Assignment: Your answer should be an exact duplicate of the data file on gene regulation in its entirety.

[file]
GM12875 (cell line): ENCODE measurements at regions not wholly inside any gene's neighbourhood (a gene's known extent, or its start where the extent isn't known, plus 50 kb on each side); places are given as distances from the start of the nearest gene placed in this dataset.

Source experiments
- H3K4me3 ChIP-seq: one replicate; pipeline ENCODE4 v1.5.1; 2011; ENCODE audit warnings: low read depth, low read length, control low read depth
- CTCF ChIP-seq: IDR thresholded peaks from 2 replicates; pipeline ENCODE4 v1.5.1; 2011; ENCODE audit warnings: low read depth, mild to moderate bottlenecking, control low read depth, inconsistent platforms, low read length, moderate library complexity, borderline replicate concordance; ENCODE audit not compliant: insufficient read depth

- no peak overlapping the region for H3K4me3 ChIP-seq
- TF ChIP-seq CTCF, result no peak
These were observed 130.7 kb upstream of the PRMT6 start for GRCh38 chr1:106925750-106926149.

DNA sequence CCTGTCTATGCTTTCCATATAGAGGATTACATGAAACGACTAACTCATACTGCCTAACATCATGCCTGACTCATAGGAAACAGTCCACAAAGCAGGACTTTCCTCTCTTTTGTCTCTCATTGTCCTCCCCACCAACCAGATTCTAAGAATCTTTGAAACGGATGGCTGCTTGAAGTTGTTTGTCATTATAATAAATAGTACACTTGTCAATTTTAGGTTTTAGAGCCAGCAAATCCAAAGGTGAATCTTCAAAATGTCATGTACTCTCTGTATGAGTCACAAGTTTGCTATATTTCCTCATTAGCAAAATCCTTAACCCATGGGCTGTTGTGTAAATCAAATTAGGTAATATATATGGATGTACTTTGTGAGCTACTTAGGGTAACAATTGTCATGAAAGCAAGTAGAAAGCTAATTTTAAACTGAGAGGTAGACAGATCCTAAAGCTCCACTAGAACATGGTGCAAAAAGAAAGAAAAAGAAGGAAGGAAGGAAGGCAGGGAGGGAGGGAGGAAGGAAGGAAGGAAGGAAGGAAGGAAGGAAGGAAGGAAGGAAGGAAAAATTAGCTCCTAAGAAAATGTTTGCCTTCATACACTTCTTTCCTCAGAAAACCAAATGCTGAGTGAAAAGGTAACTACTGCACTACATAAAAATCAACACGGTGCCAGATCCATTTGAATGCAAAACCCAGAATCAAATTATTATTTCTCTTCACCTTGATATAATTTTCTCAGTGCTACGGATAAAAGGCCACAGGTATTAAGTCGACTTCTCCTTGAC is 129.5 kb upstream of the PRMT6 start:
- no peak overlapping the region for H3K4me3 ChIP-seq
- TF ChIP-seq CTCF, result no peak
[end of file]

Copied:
GM12875 (cell line): ENCODE measurements at regions not wholly inside any gene's neighbourhood (a gene's known extent, or its start where the extent isn't known, plus 50 kb on each side); places are given as distances from the start of the nearest gene placed in this dataset.

Source experiments
- H3K4me3 ChIP-seq: one replicate; pipeline ENCODE4 v1.5.1; 2011; ENCODE audit warnings: low read depth, low read length, control low read depth
- CTCF ChIP-seq: IDR thresholded peaks from 2 replicates; pipeline ENCODE4 v1.5.1; 2011; ENCODE audit warnings: low read depth, mild to moderate bottlenecking, control low read depth, inconsistent platforms, low read length, moderate library complexity, borderline replicate concordance; ENCODE audit not compliant: insufficient read depth

- no peak overlapping the region for H3K4me3 ChIP-seq
- TF ChIP-seq CTCF, result no peak
These were observed 130.7 kb upstream of the PRMT6 start for GRCh38 chr1:106925750-106926149.

DNA sequence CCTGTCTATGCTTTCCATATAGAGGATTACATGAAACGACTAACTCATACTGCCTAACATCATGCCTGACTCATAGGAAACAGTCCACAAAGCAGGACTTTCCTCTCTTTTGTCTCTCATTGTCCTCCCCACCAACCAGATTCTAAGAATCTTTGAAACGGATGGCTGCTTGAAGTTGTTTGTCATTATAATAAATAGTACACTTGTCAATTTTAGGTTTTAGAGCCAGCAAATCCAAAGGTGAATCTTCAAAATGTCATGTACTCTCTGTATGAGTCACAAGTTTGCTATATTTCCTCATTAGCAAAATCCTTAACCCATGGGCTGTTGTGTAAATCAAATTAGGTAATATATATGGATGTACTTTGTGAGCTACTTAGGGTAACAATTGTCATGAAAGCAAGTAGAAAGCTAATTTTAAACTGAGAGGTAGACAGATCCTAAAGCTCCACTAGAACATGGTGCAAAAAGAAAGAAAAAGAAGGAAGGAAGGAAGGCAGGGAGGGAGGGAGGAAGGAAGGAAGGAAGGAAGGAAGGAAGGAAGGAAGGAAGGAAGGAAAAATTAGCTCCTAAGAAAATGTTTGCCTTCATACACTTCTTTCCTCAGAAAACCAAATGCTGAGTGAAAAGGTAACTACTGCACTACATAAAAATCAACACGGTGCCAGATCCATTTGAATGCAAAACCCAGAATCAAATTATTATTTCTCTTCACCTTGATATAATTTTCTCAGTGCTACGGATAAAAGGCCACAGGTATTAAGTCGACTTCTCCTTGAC is 129.5 kb upstream of the PRMT6 start:
- no peak overlapping the region for H3K4me3 ChIP-seq
- TF ChIP-seq CTCF, result no peak